Those skilled in the art can readily appreciate that the structure of [22] and [23] is the key innovative feature which would enable the design and implementation of numerous specialized equalizers which exploit the structure for important performance benefits, and can be based on ML equalization, as well as linear equalization (ZF, MMSE), and are thus not explicitly shown in this disclosure but are denoted by general blocks (406) and (407) in
We further note that the transformation using the matrix E (or the matrix E(I_{2}{circle around (x)}D)) at the transmitter and the matrix E (or the matrix (I_{2}{circle around (x)}D)E) at the receiver can be combined with any lattice code. In particular, consider the model
y _{t} =H _{t} x _{t} +v _{t}, . . . 1≦t≦T
where all {H}_{t=1} ^{T }have the form of the channel estimation matrix of [8], [9], [10] or [11], respectively. Suppose all {H}_{t=1} ^{T }have the form of the channel estimation matrix of Fig. [8] or [9]. We obtain the transformed model as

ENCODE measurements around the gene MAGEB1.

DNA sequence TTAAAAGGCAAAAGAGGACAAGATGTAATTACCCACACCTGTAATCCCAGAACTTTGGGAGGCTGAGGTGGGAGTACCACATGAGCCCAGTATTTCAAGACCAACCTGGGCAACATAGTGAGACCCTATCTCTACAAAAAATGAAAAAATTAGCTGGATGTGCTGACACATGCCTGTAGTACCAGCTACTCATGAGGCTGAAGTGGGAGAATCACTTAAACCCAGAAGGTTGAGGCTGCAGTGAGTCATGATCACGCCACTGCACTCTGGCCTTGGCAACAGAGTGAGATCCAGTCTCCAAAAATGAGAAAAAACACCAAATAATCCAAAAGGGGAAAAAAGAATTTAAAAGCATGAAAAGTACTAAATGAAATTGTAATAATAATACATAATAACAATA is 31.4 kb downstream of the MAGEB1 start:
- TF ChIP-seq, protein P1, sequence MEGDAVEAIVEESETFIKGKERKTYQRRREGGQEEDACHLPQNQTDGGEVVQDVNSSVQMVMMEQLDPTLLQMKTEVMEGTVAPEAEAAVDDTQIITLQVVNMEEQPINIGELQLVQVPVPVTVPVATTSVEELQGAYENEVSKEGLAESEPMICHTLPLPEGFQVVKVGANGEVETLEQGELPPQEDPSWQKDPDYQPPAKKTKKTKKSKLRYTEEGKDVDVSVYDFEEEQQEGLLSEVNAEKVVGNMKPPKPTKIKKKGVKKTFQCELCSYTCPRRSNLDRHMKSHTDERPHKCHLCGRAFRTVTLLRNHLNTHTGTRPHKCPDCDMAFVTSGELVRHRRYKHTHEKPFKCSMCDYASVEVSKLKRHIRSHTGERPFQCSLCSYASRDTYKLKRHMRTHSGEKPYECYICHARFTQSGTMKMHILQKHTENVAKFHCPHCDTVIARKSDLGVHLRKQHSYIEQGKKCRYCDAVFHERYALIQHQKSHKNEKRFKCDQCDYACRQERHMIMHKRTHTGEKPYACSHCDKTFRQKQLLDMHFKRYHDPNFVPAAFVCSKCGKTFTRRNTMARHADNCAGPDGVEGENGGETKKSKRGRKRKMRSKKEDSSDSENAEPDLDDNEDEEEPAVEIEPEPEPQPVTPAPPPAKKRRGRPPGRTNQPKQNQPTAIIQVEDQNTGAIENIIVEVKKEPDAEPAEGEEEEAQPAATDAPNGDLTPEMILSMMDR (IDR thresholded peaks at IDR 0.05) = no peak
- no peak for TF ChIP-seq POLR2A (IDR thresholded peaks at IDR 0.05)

and where the noise vectors {w_{t}}_{t=1} ^{T }remain white and mutually uncorrelated. Note that when all {H_{t}}^{t=1} ^{T }have the form of the channel estimation matrix of [8] then all {F_{t}}^{t=1} ^{T }are complexvalued 4×4 block diagonal matrices, whereas when all {H_{t}}_{t=1} ^{T }have the form of the channel estimation matrix of [9] then all {F_{t}}_{t=1} ^{T }are realvalued 4×4 block diagonal matrices. An equivalent realrepresentation of the vectors {z_{t}}_{t=1} ^{T }can then be obtained as
where {{tilde over (z)}_{t} ^{R}, {tilde over (z)}_{t} ^{I}} denote the real and imaginary parts of the vector {tilde over (z)}_{t }respectively. Note that when all {H_{t}}_{t=1} ^{T }have the form of the channel estimation matrix of [9] then all {{tilde over (F)}_{t}}_{t=1} ^{T }are 8×8 block diagonal matrices. The vectors {{tilde over (s)}_{t}}_{t=1} ^{T }are obtained as follows.